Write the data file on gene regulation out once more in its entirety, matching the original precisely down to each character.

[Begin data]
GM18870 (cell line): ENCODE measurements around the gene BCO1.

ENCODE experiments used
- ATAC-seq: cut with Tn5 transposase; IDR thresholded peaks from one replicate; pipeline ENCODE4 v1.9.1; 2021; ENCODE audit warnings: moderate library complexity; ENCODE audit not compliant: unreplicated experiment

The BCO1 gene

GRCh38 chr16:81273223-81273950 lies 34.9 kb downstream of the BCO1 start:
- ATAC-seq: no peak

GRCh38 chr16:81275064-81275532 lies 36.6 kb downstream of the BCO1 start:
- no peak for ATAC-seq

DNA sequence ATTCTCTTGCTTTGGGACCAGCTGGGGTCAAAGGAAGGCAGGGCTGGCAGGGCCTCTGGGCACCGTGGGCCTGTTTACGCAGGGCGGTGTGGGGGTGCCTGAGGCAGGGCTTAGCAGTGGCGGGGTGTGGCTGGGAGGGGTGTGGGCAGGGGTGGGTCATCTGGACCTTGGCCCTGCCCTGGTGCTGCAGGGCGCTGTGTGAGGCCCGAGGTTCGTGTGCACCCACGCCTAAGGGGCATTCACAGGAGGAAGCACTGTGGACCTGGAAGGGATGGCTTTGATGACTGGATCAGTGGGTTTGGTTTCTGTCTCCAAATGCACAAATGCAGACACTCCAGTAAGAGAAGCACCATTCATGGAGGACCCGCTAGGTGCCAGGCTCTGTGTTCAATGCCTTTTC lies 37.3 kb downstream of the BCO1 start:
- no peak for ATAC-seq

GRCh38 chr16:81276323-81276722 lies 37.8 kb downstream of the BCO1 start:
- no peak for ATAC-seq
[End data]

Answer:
GM18870 (cell line): ENCODE measurements around the gene BCO1.

ENCODE experiments used
- ATAC-seq: cut with Tn5 transposase; IDR thresholded peaks from one replicate; pipeline ENCODE4 v1.9.1; 2021; ENCODE audit warnings: moderate library complexity; ENCODE audit not compliant: unreplicated experiment

The BCO1 gene

GRCh38 chr16:81273223-81273950 lies 34.9 kb downstream of the BCO1 start:
- ATAC-seq: no peak

GRCh38 chr16:81275064-81275532 lies 36.6 kb downstream of the BCO1 start:
- no peak for ATAC-seq

DNA sequence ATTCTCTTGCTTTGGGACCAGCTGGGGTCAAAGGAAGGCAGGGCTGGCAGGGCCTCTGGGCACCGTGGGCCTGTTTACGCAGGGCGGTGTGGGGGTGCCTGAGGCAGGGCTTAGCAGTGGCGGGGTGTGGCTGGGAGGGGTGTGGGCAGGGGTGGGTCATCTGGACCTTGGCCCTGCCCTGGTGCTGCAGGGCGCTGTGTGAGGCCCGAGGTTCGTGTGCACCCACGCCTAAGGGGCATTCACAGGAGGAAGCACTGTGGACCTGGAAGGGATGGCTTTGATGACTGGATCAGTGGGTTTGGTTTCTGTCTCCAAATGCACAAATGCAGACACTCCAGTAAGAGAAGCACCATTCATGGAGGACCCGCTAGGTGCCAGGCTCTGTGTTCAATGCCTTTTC lies 37.3 kb downstream of the BCO1 start:
- no peak for ATAC-seq

GRCh38 chr16:81276323-81276722 lies 37.8 kb downstream of the BCO1 start:
- no peak for ATAC-seq